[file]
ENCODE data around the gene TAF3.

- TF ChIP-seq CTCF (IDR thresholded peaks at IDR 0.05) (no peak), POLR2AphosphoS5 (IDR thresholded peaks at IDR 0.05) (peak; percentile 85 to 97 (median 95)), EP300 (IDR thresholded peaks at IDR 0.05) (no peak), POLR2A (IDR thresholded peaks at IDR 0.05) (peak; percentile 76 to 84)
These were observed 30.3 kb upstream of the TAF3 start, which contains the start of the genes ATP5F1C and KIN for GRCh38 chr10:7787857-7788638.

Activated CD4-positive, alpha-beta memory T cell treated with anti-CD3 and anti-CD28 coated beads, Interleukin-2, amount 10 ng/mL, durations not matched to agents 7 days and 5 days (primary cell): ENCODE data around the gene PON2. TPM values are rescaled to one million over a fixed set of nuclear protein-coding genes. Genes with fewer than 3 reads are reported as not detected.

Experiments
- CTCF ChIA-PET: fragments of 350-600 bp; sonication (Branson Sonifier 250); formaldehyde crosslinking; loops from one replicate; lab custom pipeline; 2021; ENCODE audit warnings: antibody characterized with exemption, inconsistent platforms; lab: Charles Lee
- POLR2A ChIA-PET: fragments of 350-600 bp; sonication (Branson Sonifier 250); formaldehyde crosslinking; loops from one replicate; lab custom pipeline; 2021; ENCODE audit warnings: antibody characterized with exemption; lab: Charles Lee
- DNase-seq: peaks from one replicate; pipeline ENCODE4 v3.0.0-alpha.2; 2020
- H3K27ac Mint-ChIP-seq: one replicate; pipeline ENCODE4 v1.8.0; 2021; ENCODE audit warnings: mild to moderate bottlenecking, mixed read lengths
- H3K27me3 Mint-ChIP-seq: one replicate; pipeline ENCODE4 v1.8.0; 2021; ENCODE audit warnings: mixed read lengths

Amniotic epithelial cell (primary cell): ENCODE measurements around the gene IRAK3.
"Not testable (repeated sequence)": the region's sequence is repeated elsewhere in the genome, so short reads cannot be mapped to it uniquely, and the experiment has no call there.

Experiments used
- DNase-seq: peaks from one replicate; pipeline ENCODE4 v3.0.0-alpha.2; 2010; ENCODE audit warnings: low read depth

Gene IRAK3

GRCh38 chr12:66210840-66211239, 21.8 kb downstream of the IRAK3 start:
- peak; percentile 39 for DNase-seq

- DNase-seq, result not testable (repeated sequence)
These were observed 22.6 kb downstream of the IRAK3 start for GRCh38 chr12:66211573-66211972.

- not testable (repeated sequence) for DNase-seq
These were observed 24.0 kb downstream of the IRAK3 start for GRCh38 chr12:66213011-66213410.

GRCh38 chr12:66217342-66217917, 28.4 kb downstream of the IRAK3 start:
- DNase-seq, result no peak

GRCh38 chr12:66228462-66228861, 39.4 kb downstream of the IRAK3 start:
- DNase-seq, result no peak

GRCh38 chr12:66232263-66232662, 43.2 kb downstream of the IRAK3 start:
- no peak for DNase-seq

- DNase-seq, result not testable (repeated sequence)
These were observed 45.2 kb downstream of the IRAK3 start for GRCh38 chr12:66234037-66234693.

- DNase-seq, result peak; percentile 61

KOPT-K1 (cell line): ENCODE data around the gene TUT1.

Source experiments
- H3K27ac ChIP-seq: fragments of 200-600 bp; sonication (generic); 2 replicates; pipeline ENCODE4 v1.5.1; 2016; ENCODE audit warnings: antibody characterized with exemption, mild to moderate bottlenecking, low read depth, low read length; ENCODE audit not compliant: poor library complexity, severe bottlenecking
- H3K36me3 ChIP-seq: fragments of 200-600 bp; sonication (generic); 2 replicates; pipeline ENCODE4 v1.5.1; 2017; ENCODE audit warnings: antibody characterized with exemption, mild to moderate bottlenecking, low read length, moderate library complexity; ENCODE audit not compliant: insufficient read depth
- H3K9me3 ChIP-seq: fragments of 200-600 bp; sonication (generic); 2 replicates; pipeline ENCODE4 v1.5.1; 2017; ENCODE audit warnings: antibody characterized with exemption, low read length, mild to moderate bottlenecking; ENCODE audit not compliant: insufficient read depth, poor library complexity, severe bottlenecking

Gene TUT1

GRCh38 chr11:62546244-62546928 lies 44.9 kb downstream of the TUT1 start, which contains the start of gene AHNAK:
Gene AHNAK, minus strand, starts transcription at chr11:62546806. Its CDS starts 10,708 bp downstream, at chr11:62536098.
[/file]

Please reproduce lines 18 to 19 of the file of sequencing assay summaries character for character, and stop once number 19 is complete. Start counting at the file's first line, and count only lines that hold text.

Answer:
- DNase-seq, result not testable (repeated sequence)
These were observed 22.6 kb downstream of the IRAK3 start for GRCh38 chr12:66211573-66211972.